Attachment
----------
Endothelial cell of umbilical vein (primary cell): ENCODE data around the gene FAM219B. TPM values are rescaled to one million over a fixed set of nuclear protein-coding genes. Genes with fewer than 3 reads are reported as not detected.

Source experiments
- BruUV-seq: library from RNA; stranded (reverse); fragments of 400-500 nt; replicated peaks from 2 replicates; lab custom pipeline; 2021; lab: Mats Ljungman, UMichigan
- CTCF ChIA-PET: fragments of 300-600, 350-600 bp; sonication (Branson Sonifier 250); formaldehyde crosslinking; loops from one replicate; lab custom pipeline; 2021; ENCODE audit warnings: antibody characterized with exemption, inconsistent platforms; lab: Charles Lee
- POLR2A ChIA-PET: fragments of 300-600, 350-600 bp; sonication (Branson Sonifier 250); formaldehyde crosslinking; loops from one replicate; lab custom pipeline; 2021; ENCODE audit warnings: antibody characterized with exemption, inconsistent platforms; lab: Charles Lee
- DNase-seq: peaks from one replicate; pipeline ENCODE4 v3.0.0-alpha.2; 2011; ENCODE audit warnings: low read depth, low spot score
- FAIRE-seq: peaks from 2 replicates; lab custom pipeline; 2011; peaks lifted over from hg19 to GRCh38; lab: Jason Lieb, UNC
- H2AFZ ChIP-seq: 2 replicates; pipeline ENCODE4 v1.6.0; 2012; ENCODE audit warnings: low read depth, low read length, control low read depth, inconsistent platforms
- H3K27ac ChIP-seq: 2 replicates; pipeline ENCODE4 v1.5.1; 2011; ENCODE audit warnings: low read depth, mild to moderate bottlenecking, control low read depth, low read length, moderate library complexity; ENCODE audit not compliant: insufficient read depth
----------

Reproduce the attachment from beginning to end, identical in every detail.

Endothelial cell of umbilical vein (primary cell): ENCODE data around the gene FAM219B. TPM values are rescaled to one million over a fixed set of nuclear protein-coding genes. Genes with fewer than 3 reads are reported as not detected.

Source experiments
- BruUV-seq: library from RNA; stranded (reverse); fragments of 400-500 nt; replicated peaks from 2 replicates; lab custom pipeline; 2021; lab: Mats Ljungman, UMichigan
- CTCF ChIA-PET: fragments of 300-600, 350-600 bp; sonication (Branson Sonifier 250); formaldehyde crosslinking; loops from one replicate; lab custom pipeline; 2021; ENCODE audit warnings: antibody characterized with exemption, inconsistent platforms; lab: Charles Lee
- POLR2A ChIA-PET: fragments of 300-600, 350-600 bp; sonication (Branson Sonifier 250); formaldehyde crosslinking; loops from one replicate; lab custom pipeline; 2021; ENCODE audit warnings: antibody characterized with exemption, inconsistent platforms; lab: Charles Lee
- DNase-seq: peaks from one replicate; pipeline ENCODE4 v3.0.0-alpha.2; 2011; ENCODE audit warnings: low read depth, low spot score
- FAIRE-seq: peaks from 2 replicates; lab custom pipeline; 2011; peaks lifted over from hg19 to GRCh38; lab: Jason Lieb, UNC
- H2AFZ ChIP-seq: 2 replicates; pipeline ENCODE4 v1.6.0; 2012; ENCODE audit warnings: low read depth, low read length, control low read depth, inconsistent platforms
- H3K27ac ChIP-seq: 2 replicates; pipeline ENCODE4 v1.5.1; 2011; ENCODE audit warnings: low read depth, mild to moderate bottlenecking, control low read depth, low read length, moderate library complexity; ENCODE audit not compliant: insufficient read depth